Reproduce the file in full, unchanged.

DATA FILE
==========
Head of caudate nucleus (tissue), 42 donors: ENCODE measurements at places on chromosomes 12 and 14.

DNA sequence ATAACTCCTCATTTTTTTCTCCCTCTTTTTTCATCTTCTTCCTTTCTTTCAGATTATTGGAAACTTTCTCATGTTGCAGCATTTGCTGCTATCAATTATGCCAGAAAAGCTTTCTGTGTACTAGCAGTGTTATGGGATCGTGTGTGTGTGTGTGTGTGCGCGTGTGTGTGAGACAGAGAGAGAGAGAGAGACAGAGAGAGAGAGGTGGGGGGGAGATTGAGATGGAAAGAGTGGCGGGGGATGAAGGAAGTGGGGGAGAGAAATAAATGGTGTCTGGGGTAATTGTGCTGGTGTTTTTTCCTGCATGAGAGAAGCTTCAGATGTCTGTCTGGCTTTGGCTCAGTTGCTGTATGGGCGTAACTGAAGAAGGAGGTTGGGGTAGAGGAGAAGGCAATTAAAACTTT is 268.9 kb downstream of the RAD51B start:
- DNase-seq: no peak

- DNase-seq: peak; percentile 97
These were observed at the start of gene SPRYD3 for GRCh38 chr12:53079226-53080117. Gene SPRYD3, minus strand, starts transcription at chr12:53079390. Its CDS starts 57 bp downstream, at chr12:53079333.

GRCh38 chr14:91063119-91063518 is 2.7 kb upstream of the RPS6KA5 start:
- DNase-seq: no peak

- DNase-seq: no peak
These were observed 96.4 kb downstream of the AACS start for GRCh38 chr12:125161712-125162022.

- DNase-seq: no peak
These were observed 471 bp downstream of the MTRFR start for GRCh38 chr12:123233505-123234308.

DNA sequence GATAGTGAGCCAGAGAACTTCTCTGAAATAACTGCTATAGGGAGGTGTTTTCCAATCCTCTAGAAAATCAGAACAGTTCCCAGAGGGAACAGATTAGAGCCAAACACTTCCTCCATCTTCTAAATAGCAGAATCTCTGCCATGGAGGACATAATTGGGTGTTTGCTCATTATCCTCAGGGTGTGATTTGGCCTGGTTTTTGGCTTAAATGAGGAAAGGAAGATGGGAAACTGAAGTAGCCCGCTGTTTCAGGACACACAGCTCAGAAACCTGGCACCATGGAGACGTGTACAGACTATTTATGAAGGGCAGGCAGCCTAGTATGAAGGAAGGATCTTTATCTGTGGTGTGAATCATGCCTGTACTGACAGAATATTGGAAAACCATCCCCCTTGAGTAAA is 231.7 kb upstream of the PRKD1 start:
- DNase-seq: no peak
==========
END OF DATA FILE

Head of caudate nucleus (tissue), 42 donors: ENCODE measurements at places on chromosomes 12 and 14.

DNA sequence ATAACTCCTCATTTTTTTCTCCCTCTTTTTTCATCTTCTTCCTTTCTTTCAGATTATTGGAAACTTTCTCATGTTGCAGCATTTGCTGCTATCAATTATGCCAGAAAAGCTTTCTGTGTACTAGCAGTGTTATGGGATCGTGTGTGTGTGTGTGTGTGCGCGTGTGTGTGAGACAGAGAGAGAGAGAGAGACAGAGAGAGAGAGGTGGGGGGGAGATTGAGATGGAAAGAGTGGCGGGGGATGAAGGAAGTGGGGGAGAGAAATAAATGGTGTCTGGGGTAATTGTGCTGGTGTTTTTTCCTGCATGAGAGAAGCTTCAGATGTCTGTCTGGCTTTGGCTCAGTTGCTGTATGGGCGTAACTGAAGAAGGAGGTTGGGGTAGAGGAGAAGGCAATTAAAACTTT is 268.9 kb downstream of the RAD51B start:
- DNase-seq: no peak

- DNase-seq: peak; percentile 97
These were observed at the start of gene SPRYD3 for GRCh38 chr12:53079226-53080117. Gene SPRYD3, minus strand, starts transcription at chr12:53079390. Its CDS starts 57 bp downstream, at chr12:53079333.

GRCh38 chr14:91063119-91063518 is 2.7 kb upstream of the RPS6KA5 start:
- DNase-seq: no peak

- DNase-seq: no peak
These were observed 96.4 kb downstream of the AACS start for GRCh38 chr12:125161712-125162022.

- DNase-seq: no peak
These were observed 471 bp downstream of the MTRFR start for GRCh38 chr12:123233505-123234308.

DNA sequence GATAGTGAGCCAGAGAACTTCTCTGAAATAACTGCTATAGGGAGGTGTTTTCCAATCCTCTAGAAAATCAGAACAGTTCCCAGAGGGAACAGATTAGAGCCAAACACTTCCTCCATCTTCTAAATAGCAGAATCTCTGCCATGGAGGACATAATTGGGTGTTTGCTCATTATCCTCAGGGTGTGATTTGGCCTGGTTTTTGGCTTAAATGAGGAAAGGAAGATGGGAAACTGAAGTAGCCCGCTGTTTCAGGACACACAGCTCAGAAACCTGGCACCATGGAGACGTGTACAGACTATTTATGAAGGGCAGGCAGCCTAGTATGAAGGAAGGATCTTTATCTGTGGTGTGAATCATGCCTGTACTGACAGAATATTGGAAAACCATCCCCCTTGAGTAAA is 231.7 kb upstream of the PRKD1 start:
- DNase-seq: no peak